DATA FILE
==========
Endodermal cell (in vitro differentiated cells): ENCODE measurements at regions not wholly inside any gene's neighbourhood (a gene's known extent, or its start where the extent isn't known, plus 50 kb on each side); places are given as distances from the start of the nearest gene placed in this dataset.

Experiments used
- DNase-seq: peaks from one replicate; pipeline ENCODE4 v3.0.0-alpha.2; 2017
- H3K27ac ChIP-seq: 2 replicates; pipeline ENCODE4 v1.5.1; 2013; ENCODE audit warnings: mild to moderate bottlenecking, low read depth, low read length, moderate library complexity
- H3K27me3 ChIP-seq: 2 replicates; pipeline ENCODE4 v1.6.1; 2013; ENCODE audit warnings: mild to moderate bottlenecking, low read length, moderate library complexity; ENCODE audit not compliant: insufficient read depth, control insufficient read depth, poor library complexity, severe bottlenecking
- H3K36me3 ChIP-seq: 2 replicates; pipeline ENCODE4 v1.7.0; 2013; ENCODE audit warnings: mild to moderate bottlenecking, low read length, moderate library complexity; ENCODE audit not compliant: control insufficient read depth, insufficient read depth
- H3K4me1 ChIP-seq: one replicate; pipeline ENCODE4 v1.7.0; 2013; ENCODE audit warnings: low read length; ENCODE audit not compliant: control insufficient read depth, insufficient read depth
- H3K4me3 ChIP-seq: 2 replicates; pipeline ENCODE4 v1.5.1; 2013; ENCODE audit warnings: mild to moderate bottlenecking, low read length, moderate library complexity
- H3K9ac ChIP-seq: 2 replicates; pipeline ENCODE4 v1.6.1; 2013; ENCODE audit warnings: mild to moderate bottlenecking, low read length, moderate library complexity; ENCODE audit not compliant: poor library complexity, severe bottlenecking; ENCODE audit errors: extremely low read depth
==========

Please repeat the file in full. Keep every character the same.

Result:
Endodermal cell (in vitro differentiated cells): ENCODE measurements at regions not wholly inside any gene's neighbourhood (a gene's known extent, or its start where the extent isn't known, plus 50 kb on each side); places are given as distances from the start of the nearest gene placed in this dataset.

Experiments used
- DNase-seq: peaks from one replicate; pipeline ENCODE4 v3.0.0-alpha.2; 2017
- H3K27ac ChIP-seq: 2 replicates; pipeline ENCODE4 v1.5.1; 2013; ENCODE audit warnings: mild to moderate bottlenecking, low read depth, low read length, moderate library complexity
- H3K27me3 ChIP-seq: 2 replicates; pipeline ENCODE4 v1.6.1; 2013; ENCODE audit warnings: mild to moderate bottlenecking, low read length, moderate library complexity; ENCODE audit not compliant: insufficient read depth, control insufficient read depth, poor library complexity, severe bottlenecking
- H3K36me3 ChIP-seq: 2 replicates; pipeline ENCODE4 v1.7.0; 2013; ENCODE audit warnings: mild to moderate bottlenecking, low read length, moderate library complexity; ENCODE audit not compliant: control insufficient read depth, insufficient read depth
- H3K4me1 ChIP-seq: one replicate; pipeline ENCODE4 v1.7.0; 2013; ENCODE audit warnings: low read length; ENCODE audit not compliant: control insufficient read depth, insufficient read depth
- H3K4me3 ChIP-seq: 2 replicates; pipeline ENCODE4 v1.5.1; 2013; ENCODE audit warnings: mild to moderate bottlenecking, low read length, moderate library complexity
- H3K9ac ChIP-seq: 2 replicates; pipeline ENCODE4 v1.6.1; 2013; ENCODE audit warnings: mild to moderate bottlenecking, low read length, moderate library complexity; ENCODE audit not compliant: poor library complexity, severe bottlenecking; ENCODE audit errors: extremely low read depth